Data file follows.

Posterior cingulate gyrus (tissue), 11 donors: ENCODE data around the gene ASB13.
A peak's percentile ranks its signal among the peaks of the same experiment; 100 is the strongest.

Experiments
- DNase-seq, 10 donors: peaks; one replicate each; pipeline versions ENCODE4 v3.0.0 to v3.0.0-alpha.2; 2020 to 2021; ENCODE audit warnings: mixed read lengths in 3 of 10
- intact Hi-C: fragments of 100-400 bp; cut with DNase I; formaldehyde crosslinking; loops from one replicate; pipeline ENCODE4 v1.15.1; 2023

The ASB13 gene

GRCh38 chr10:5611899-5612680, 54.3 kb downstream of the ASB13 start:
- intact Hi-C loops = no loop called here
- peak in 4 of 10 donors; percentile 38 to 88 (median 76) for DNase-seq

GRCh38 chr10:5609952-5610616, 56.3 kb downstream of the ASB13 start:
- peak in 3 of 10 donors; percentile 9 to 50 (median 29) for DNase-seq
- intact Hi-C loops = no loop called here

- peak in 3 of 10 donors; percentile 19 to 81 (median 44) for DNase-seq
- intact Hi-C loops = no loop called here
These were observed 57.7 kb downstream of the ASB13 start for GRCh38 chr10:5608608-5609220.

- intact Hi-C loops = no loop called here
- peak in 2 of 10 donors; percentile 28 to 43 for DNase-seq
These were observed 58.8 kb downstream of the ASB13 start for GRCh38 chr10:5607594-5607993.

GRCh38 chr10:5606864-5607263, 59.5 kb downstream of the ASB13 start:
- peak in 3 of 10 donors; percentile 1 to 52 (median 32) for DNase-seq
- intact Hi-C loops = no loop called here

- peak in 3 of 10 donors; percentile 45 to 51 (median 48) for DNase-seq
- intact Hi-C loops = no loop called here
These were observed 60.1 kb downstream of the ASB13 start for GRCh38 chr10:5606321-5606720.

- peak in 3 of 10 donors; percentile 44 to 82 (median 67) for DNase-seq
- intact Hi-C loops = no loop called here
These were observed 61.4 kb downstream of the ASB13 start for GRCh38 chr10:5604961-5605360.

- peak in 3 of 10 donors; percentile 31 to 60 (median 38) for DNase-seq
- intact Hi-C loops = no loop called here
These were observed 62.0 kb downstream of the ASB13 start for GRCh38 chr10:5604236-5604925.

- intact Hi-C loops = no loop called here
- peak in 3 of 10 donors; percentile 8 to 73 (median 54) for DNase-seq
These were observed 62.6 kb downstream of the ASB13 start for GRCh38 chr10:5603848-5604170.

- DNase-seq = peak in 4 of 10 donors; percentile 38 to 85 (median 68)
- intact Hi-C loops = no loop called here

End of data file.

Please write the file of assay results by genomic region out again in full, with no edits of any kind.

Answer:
Posterior cingulate gyrus (tissue), 11 donors: ENCODE data around the gene ASB13.
A peak's percentile ranks its signal among the peaks of the same experiment; 100 is the strongest.

Experiments
- DNase-seq, 10 donors: peaks; one replicate each; pipeline versions ENCODE4 v3.0.0 to v3.0.0-alpha.2; 2020 to 2021; ENCODE audit warnings: mixed read lengths in 3 of 10
- intact Hi-C: fragments of 100-400 bp; cut with DNase I; formaldehyde crosslinking; loops from one replicate; pipeline ENCODE4 v1.15.1; 2023

The ASB13 gene

GRCh38 chr10:5611899-5612680, 54.3 kb downstream of the ASB13 start:
- intact Hi-C loops = no loop called here
- peak in 4 of 10 donors; percentile 38 to 88 (median 76) for DNase-seq

GRCh38 chr10:5609952-5610616, 56.3 kb downstream of the ASB13 start:
- peak in 3 of 10 donors; percentile 9 to 50 (median 29) for DNase-seq
- intact Hi-C loops = no loop called here

- peak in 3 of 10 donors; percentile 19 to 81 (median 44) for DNase-seq
- intact Hi-C loops = no loop called here
These were observed 57.7 kb downstream of the ASB13 start for GRCh38 chr10:5608608-5609220.

- intact Hi-C loops = no loop called here
- peak in 2 of 10 donors; percentile 28 to 43 for DNase-seq
These were observed 58.8 kb downstream of the ASB13 start for GRCh38 chr10:5607594-5607993.

GRCh38 chr10:5606864-5607263, 59.5 kb downstream of the ASB13 start:
- peak in 3 of 10 donors; percentile 1 to 52 (median 32) for DNase-seq
- intact Hi-C loops = no loop called here

- peak in 3 of 10 donors; percentile 45 to 51 (median 48) for DNase-seq
- intact Hi-C loops = no loop called here
These were observed 60.1 kb downstream of the ASB13 start for GRCh38 chr10:5606321-5606720.

- peak in 3 of 10 donors; percentile 44 to 82 (median 67) for DNase-seq
- intact Hi-C loops = no loop called here
These were observed 61.4 kb downstream of the ASB13 start for GRCh38 chr10:5604961-5605360.

- peak in 3 of 10 donors; percentile 31 to 60 (median 38) for DNase-seq
- intact Hi-C loops = no loop called here
These were observed 62.0 kb downstream of the ASB13 start for GRCh38 chr10:5604236-5604925.

- intact Hi-C loops = no loop called here
- peak in 3 of 10 donors; percentile 8 to 73 (median 54) for DNase-seq
These were observed 62.6 kb downstream of the ASB13 start for GRCh38 chr10:5603848-5604170.

- DNase-seq = peak in 4 of 10 donors; percentile 38 to 85 (median 68)
- intact Hi-C loops = no loop called here